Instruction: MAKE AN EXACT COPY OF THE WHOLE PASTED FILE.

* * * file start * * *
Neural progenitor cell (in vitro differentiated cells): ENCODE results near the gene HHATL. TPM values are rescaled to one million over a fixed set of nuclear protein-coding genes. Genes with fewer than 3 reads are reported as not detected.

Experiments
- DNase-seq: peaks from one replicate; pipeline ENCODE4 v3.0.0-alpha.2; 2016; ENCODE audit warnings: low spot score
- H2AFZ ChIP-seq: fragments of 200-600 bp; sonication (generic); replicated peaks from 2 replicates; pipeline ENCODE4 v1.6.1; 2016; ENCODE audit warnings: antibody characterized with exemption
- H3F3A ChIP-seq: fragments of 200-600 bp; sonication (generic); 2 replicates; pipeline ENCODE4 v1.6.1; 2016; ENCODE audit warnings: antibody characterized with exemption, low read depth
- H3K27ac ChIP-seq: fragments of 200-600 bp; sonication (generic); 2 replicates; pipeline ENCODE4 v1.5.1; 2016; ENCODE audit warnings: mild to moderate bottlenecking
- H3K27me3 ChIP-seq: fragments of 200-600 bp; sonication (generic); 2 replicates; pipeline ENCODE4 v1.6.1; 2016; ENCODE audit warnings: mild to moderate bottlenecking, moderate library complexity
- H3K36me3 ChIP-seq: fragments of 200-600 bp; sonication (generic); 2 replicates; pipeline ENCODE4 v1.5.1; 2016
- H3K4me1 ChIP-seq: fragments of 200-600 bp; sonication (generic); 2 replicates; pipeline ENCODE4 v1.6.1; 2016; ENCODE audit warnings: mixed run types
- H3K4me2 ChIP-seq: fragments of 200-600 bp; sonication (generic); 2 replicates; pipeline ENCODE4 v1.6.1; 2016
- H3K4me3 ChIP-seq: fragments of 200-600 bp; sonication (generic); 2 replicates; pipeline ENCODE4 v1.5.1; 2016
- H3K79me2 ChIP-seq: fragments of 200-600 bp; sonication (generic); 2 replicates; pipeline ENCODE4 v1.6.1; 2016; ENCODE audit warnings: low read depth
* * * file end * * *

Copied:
Neural progenitor cell (in vitro differentiated cells): ENCODE results near the gene HHATL. TPM values are rescaled to one million over a fixed set of nuclear protein-coding genes. Genes with fewer than 3 reads are reported as not detected.

Experiments
- DNase-seq: peaks from one replicate; pipeline ENCODE4 v3.0.0-alpha.2; 2016; ENCODE audit warnings: low spot score
- H2AFZ ChIP-seq: fragments of 200-600 bp; sonication (generic); replicated peaks from 2 replicates; pipeline ENCODE4 v1.6.1; 2016; ENCODE audit warnings: antibody characterized with exemption
- H3F3A ChIP-seq: fragments of 200-600 bp; sonication (generic); 2 replicates; pipeline ENCODE4 v1.6.1; 2016; ENCODE audit warnings: antibody characterized with exemption, low read depth
- H3K27ac ChIP-seq: fragments of 200-600 bp; sonication (generic); 2 replicates; pipeline ENCODE4 v1.5.1; 2016; ENCODE audit warnings: mild to moderate bottlenecking
- H3K27me3 ChIP-seq: fragments of 200-600 bp; sonication (generic); 2 replicates; pipeline ENCODE4 v1.6.1; 2016; ENCODE audit warnings: mild to moderate bottlenecking, moderate library complexity
- H3K36me3 ChIP-seq: fragments of 200-600 bp; sonication (generic); 2 replicates; pipeline ENCODE4 v1.5.1; 2016
- H3K4me1 ChIP-seq: fragments of 200-600 bp; sonication (generic); 2 replicates; pipeline ENCODE4 v1.6.1; 2016; ENCODE audit warnings: mixed run types
- H3K4me2 ChIP-seq: fragments of 200-600 bp; sonication (generic); 2 replicates; pipeline ENCODE4 v1.6.1; 2016
- H3K4me3 ChIP-seq: fragments of 200-600 bp; sonication (generic); 2 replicates; pipeline ENCODE4 v1.5.1; 2016
- H3K79me2 ChIP-seq: fragments of 200-600 bp; sonication (generic); 2 replicates; pipeline ENCODE4 v1.6.1; 2016; ENCODE audit warnings: low read depth